3 Simple Steps to Take Charge of Your Exercise Routine
Article By: Whittany Gibson, RDN
Whittany is a Registered Dietitian Nutritionist who specializes in bariatric nutrition counseling, providing education and support prior to and following weight loss surgery.
Exercise is a vital part of succeeding with weight loss surgery. But why is it so hard to get started? And more importantly, why is it so hard to stay consistent? Adopting an exercise routine happens to be the most difficult part of habit and behavior change I see with my patients before and after surgery. As a result, I see many patients fail to lose the amount of weight they desire and even experience weight regain when they fall off track and lose focus. I get it. It’s difficult, and it takes discipline. I don’t know about you, but discipline sometimes doesn’t feel good and may even seem to go against our human nature. However, discipline is necessary if we want to be successful with most things in life. Other than lack of discipline, many people have spent most of their lives inactive and not exercising simply because they've been too heavy, uncomfortable, or out of shape. To be successful in reaching a healthy weight after surgery, you must find forms of exercise that you somewhat enjoy and can do consistently. Want to know the best way to succeed? Start working on this before surgery! That way, you’re not left trying to figure out what to do when it’s prime time to get after it. Follow these foolproof steps to be as successful as possible.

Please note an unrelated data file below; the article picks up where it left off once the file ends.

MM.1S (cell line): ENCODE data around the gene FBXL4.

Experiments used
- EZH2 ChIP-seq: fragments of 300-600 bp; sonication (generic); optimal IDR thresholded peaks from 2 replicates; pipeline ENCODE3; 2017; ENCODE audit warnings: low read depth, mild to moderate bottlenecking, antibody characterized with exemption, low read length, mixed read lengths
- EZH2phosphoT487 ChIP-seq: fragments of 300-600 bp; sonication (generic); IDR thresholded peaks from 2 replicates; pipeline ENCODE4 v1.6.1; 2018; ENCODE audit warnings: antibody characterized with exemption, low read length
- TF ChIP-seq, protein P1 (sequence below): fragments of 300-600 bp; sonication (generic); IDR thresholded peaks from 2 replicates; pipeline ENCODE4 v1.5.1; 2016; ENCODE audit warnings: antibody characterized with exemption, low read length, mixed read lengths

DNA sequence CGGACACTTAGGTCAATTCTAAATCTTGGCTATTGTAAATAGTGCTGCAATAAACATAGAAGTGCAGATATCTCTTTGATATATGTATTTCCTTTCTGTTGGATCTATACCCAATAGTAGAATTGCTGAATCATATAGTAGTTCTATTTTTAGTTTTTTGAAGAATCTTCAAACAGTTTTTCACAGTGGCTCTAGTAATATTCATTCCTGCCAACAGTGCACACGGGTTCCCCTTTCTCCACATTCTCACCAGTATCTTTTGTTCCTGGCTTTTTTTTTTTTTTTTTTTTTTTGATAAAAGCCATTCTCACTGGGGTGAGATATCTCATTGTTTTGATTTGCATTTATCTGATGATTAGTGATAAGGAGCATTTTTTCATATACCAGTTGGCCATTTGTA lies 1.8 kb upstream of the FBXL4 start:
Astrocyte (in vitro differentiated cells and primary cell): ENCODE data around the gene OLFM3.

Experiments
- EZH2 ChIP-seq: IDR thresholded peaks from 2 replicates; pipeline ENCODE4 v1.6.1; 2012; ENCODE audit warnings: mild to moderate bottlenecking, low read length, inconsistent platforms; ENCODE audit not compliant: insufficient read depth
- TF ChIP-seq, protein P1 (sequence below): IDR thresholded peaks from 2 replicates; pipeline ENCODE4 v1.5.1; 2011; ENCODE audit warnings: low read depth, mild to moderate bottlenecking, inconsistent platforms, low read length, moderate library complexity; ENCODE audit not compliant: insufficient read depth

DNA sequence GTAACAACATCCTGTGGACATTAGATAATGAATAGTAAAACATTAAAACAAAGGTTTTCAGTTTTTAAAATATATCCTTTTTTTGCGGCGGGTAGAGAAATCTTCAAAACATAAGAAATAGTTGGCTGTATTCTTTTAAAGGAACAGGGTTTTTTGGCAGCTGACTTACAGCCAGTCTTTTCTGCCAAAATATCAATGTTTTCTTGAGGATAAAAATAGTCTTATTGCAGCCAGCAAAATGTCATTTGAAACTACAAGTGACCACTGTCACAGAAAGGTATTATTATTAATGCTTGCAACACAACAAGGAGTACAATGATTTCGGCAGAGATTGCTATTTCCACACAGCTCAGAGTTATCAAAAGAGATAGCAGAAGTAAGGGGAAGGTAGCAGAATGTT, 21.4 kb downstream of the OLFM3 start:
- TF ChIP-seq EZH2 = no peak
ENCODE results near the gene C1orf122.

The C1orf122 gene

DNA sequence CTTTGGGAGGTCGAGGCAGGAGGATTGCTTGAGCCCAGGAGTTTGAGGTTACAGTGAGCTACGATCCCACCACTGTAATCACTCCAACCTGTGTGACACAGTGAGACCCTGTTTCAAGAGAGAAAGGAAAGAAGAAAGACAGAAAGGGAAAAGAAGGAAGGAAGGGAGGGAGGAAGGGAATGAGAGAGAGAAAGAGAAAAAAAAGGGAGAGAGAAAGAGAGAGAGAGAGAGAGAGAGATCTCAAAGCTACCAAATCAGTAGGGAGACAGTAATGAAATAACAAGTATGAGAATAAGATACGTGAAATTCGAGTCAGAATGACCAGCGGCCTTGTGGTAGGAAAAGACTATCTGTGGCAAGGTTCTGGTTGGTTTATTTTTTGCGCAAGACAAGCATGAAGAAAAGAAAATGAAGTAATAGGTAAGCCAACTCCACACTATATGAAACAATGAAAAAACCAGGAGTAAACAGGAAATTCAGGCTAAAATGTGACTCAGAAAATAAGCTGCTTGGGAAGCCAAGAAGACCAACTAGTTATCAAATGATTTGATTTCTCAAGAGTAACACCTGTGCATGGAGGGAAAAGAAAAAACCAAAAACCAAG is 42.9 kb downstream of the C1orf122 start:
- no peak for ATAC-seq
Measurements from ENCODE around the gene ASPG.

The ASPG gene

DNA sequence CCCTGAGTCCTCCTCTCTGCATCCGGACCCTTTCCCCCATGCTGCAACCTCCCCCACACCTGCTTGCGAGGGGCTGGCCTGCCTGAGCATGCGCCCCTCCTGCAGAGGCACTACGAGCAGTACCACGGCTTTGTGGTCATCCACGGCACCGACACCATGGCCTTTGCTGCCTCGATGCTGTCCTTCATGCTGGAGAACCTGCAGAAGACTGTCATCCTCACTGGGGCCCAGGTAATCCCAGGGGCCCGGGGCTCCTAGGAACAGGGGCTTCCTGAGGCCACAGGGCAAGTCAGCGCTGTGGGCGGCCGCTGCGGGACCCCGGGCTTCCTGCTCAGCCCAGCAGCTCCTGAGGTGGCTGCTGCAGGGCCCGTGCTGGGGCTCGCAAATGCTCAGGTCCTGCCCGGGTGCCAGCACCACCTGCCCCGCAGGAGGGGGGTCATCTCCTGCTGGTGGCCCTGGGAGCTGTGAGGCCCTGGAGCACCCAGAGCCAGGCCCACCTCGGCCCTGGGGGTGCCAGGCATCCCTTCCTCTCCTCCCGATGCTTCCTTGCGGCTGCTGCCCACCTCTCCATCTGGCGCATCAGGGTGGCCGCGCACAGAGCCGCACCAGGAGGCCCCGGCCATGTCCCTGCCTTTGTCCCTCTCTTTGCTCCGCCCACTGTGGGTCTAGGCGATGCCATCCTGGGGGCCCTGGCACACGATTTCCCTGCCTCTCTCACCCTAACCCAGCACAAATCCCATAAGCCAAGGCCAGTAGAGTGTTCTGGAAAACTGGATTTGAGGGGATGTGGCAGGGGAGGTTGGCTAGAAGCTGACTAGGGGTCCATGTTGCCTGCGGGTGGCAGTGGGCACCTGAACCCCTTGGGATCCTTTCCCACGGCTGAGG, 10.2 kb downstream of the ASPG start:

1) Identify what it is that holds you back from exercise. This can be considered a self-assessment of sorts. Ask yourself the following questions:
What is my opinion of exercise, and why have I formed that opinion?